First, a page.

Until 2006, the World Health Organization continued to recommend it as a first-line treatment, and to this day, quinine is still used to treat malaria when other drugs have failed or are unavailable. It is a chemical produced only in the bark of the quinine tree (Cinchona ledgeriana).
In contrast with many other medicines initially derived from plants, quinine can be synthesized artificially only at exorbitant costs, and the quinine tree remains the only cost-effective source of the drug to this day.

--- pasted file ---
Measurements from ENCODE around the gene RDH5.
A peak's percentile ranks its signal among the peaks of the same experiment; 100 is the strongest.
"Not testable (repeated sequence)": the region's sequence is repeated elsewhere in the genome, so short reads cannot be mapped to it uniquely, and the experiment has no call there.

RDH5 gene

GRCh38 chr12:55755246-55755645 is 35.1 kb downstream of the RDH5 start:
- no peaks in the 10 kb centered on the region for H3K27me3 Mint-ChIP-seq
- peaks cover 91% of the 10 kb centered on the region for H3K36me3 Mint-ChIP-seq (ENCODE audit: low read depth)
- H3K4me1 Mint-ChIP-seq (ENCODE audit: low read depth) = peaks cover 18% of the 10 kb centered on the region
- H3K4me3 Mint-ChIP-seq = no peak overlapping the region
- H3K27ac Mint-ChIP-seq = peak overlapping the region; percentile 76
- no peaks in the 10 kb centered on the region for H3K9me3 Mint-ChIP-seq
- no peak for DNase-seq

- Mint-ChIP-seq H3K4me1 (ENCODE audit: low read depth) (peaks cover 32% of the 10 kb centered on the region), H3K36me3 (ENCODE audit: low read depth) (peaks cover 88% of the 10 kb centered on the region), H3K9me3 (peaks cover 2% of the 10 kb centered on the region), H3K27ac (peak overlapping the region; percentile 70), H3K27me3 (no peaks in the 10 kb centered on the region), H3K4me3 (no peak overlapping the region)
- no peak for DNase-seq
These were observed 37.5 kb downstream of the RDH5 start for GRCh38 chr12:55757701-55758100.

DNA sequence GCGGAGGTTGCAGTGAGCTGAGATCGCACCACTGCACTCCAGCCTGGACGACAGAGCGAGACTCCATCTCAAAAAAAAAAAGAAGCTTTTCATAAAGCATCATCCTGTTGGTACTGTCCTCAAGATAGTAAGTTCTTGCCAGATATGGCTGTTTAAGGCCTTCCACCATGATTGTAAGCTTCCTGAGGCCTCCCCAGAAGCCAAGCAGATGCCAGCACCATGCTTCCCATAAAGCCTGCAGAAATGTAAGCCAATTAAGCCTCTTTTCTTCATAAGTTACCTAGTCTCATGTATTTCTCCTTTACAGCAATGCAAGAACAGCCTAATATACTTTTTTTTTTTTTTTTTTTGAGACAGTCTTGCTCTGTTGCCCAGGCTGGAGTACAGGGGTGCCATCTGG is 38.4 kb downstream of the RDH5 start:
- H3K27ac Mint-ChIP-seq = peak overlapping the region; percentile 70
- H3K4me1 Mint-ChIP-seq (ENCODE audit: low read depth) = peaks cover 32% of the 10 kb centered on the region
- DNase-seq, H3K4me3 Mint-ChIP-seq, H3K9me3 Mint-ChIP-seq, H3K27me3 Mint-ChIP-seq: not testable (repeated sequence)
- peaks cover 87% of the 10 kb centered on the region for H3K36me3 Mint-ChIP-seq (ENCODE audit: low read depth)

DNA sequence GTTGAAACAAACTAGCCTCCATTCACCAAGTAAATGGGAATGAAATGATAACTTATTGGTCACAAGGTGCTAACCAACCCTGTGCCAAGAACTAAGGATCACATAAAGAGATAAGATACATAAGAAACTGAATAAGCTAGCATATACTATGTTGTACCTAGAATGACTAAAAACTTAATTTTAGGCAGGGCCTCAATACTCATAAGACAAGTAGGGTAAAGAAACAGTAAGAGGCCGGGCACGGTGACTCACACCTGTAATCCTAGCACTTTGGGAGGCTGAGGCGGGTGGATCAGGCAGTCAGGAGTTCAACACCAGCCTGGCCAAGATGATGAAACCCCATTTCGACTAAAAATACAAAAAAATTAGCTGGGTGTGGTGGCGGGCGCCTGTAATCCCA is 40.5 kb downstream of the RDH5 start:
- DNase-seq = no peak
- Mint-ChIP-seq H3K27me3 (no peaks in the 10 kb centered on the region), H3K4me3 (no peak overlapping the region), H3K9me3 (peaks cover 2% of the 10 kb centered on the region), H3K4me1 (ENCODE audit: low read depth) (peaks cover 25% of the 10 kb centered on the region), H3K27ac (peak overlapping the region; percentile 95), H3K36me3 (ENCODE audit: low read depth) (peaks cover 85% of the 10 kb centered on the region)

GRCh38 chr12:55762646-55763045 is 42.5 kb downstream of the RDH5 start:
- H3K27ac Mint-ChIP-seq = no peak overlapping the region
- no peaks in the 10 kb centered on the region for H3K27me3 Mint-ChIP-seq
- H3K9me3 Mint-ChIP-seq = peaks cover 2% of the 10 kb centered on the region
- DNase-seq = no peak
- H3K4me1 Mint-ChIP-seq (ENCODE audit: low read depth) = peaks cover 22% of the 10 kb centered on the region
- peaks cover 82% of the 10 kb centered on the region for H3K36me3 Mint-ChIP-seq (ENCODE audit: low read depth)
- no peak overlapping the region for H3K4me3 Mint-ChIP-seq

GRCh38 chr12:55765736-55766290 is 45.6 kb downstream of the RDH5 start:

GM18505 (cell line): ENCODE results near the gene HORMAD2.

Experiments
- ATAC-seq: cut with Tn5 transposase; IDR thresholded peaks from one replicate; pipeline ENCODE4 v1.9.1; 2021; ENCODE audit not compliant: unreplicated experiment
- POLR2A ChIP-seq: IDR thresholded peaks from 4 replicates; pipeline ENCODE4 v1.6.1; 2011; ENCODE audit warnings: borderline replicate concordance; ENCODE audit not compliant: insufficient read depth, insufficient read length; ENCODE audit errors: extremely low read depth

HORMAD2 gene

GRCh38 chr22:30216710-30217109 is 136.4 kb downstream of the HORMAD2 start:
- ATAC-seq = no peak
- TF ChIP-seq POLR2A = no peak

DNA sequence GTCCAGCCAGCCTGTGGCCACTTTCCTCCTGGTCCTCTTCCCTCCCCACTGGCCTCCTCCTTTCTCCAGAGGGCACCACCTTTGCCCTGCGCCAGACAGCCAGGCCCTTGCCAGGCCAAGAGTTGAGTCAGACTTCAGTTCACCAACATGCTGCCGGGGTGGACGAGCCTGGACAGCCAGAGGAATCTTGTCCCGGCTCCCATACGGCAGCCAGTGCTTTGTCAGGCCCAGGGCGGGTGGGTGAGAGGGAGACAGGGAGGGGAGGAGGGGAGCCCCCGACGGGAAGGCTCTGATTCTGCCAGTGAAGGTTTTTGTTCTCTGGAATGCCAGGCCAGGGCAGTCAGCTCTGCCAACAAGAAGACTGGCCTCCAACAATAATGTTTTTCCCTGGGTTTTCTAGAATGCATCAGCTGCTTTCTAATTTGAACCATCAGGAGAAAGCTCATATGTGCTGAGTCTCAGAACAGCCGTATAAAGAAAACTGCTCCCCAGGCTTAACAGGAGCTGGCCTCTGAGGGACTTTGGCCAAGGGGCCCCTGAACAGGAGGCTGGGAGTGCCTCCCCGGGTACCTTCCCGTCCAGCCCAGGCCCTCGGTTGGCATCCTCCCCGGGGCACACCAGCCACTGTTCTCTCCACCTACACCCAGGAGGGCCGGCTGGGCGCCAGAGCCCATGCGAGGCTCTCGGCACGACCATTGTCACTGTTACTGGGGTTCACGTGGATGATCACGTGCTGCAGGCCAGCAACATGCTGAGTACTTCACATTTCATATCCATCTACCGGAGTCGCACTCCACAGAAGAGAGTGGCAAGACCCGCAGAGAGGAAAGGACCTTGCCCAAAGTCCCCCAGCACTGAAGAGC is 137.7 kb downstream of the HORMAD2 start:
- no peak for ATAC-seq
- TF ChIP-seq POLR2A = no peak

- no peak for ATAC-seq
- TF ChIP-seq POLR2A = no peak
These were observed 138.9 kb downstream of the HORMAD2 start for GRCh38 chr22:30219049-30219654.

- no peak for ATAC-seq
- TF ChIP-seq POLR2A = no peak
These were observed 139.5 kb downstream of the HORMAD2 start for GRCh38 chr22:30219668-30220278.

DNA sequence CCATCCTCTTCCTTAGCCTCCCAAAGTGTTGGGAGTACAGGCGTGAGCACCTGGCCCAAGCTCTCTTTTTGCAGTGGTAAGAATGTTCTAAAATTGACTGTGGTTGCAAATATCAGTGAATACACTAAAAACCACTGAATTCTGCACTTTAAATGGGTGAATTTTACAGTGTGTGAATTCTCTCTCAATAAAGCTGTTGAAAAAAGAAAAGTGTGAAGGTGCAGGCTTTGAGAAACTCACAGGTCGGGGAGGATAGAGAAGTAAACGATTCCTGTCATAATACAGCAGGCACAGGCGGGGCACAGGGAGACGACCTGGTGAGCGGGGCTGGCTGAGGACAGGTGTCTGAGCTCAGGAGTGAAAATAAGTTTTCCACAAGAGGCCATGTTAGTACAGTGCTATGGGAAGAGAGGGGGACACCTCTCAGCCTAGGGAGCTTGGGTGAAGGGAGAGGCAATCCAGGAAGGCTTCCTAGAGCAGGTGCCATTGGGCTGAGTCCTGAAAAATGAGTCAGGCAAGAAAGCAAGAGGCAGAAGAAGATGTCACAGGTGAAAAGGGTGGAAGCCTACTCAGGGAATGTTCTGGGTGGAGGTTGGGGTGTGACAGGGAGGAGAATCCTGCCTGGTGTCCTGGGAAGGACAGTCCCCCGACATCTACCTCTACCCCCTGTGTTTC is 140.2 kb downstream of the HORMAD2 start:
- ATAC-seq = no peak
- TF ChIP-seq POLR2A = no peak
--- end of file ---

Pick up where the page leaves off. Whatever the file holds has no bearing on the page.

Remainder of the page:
Quinine is actually a highly versatile drug not limited to treatment of malaria. The indigenous Quechua people of Peru and Bolivia have long ground up the bark of the tree and mixed it into sweetened water to use as a painkiller, muscle relaxant, fever reducer and anti-inflammatory.
Quinine is used in modern medicine as a treatment for chronic inflammatory diseases such as arthritis and lupus.
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